Meanwhile, back at Janet’s home, a mock castle overlooking the beach named Twin Turrets, Janet’s aunt and heir, spinster Jane Winthrop, is having to deal with an apparent apparition haunting one of the aforementioned turrets, demanding the return of its “treasure.” Fortunately Aunt Jane has a staunch friend in her Irish housekeeper, Molly Mulvaney, who, just to make sure the reader knows she is Irish, says things like this:

    “Mercifulation! What a coil! Not only is the poor darling dead, but all the kickooin’ there”ll be straightenen’ of it all out.”

   Then Aunt Jane disappears, seemingly kidnapped, perhaps murdered. And a distant cousin shows up to claim the estate (assuming Aunt Jane is dead too). And a strange elderly detective, Humphrey Holt, appears on the scene as well, announcing he wants to help Fleming Stone crack the case. Fleming Stone has his hands full with this one!


   I’m certain you’ll be amazed as I was to learn that Fleming Stone reveals that Humphrey Holt is really Aunt Jane in disguise! Why did Aunt Jane disappear to do a drag routine? Well, let Aunt Jane explain it herself:

    “[T]he only way I could get Janet’s murderer was to pretend to be a detective and so have an opportunity to investigate. Also, I must pose as a man, for a woman detective is no good, and too, I’d be recognized.”

   So the intrepid Aunt Jane plucked her bushy eyebrows, “had a new double set of false teeth made” (quick work!), “got her hair shingled and thinned out” and had her brother, with whom she was staying, coach her “in the matter of manly action” (I told you, don’t ask). And she was able to fool everyone in town once she returned, except Fleming Stone, of course.

   I’m sure this makes perfect sense to you too.

   The most astounding revelation of all, however, is that the murderer turns out to be Janet’s best friend, that beautiful blonde, Eunice Church. We learn to our horror that Eunice is “almost, if not quite, insane” and that she killed Janet and Stacpoole out of jealously over their engagement. After Eunice dispatches herself with another hypodermic syringe (such handy things), Fleming Stone is left free to explain his brilliant deductions to the surviving characters:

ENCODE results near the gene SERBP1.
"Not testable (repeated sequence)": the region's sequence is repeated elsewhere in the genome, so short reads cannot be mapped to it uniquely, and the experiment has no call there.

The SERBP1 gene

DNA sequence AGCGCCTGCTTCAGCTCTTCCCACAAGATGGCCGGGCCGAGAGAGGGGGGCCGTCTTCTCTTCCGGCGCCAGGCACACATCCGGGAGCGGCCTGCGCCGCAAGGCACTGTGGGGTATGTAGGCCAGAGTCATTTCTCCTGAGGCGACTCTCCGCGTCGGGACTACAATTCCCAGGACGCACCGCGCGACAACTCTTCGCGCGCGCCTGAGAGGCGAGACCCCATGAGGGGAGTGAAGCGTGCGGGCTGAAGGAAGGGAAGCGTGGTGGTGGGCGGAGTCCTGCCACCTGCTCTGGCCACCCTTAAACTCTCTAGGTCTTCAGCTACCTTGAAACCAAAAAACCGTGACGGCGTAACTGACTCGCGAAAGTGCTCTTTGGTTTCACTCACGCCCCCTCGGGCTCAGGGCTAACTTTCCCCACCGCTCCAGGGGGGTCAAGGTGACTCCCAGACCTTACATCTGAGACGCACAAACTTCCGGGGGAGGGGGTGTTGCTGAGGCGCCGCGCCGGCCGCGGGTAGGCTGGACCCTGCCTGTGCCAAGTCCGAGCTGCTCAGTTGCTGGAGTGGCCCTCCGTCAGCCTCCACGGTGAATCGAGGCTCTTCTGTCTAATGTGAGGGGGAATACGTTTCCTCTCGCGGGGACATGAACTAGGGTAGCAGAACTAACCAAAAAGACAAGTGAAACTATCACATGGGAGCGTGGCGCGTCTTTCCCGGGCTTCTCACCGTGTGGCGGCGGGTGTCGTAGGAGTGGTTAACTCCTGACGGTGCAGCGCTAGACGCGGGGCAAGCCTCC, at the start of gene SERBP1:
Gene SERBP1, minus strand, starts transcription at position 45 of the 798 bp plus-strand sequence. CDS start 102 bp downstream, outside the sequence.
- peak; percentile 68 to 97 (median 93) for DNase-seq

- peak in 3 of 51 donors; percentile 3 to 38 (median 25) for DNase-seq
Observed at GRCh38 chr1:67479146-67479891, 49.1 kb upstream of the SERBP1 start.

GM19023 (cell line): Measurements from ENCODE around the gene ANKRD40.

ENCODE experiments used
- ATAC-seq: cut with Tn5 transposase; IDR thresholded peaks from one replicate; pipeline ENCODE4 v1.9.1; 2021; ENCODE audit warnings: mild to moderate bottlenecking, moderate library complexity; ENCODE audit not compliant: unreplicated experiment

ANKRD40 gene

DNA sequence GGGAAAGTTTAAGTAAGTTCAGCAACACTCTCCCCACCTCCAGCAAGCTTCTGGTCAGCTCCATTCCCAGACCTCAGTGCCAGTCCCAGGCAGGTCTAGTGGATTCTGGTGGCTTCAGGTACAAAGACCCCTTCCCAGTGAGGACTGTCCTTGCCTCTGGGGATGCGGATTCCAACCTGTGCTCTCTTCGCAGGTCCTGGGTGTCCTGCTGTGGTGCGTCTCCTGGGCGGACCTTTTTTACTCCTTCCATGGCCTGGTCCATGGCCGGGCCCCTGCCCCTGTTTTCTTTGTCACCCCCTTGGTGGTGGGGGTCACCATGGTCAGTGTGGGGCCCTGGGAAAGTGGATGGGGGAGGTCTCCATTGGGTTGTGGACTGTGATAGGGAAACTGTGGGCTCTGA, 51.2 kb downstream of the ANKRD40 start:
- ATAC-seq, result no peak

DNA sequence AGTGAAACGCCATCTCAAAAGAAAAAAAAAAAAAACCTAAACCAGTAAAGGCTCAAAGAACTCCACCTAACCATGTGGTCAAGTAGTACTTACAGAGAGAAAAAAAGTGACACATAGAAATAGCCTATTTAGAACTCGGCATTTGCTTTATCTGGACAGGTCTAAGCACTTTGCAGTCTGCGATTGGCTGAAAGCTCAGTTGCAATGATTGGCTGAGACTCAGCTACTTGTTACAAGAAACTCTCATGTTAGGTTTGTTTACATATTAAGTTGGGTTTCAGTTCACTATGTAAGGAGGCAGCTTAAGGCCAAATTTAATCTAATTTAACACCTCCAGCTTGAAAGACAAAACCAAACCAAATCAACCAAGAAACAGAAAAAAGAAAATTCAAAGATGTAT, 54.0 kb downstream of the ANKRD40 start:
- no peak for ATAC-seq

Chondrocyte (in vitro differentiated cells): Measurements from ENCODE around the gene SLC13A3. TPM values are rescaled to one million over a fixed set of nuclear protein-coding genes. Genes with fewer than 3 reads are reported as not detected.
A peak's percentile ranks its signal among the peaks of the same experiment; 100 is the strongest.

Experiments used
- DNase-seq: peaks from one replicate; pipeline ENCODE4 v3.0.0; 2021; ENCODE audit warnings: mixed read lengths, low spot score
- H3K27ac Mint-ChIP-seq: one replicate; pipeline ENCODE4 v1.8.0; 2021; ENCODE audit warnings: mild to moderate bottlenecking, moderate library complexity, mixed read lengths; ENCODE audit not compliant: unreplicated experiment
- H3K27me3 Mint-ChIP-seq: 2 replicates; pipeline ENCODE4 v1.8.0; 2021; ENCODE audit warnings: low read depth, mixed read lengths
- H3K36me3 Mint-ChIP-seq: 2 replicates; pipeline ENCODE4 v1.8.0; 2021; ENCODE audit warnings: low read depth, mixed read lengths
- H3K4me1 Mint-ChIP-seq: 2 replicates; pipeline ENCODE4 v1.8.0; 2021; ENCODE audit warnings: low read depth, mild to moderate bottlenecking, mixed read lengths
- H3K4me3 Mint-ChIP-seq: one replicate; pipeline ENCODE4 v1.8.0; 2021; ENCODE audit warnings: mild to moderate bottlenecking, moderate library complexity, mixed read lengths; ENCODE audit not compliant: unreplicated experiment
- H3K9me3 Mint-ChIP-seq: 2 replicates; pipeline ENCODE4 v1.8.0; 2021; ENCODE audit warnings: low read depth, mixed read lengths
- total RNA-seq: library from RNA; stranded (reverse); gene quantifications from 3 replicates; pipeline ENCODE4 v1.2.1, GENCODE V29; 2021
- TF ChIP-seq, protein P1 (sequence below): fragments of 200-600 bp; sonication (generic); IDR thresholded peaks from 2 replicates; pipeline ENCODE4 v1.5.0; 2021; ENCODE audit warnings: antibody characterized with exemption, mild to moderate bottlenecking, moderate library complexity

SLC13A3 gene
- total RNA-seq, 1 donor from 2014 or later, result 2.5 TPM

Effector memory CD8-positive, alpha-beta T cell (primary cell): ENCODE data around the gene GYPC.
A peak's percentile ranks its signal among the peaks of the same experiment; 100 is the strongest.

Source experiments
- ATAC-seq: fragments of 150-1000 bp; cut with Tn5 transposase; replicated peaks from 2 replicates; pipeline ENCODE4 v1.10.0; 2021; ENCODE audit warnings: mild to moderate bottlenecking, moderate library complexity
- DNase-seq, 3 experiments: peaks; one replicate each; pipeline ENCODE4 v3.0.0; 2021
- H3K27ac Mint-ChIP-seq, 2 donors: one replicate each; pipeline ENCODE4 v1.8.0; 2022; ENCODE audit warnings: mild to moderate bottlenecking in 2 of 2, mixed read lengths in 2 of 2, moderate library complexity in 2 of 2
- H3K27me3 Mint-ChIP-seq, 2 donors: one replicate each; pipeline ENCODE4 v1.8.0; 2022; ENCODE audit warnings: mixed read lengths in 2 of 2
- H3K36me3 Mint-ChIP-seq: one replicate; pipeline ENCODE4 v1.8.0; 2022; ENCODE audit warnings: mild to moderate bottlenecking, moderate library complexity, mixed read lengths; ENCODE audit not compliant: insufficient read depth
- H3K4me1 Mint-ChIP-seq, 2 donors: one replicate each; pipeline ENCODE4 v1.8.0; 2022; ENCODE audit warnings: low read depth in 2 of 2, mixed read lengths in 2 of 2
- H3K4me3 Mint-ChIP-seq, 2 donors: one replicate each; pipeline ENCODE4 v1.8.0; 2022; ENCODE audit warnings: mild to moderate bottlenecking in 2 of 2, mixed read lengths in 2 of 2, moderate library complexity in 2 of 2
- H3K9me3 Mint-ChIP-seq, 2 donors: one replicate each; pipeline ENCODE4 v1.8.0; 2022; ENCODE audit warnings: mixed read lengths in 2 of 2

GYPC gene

“Perhaps you’ve noticed [Eunice’s] mannerism of tucking her thumbs into her curled fingers… That is a sure sign of weakness of character, degeneracy, and even criminal tendency. Then, her head is flat at the back. That is positive proof of hatred, revenge and jealously….[And her ears are] pointed at the top, [with] broad and heavy lobes, and a thin helix…It all points toward a criminal nature… Then her thin lips, her eyes, steel blue at times, though often violet, and her prominent muscular jaw, in spite of her soft chin, all meant homicidal mania that was sure to break out upon provocation.”

   Wow! Clearly Eunice should have been drowned at birth. Unfortunately for her criminal schemes, she failed to consult Aunt Jane in disguise techniques, and she fell under the the penetrating gaze of Fleming Stone, an obvious student of physiological criminologist Cesare Lombroso.

   How any of this is really fair play detection I don’t see, but apparently Carolyn Wells’ fans were more interested in the details on those smart and fashionable beach pajamas.

   One thing I will say in this tale’s favor: Eunice’s hiding place for the stolen diamond necklace (well of course she perpetrated that too — heck, if she hadn’t been stopped cold by Fleming Stone, we probably would be reading about “Eunice and Clyde” today) is quite clever, and reminds me of certain stunts by Dorothy L. Sayers and John Dickson Carr (an adolescent admirer of Miss Wells). I won’t spoil that part!

   The rest is purest Gun in Cheek material. The reader is warned.

Editorial Comment: One of the books by Carolyn Wells that Curt has reported back on in recent weeks, and much more favorably, was The Furthest Fury. You can read his review here.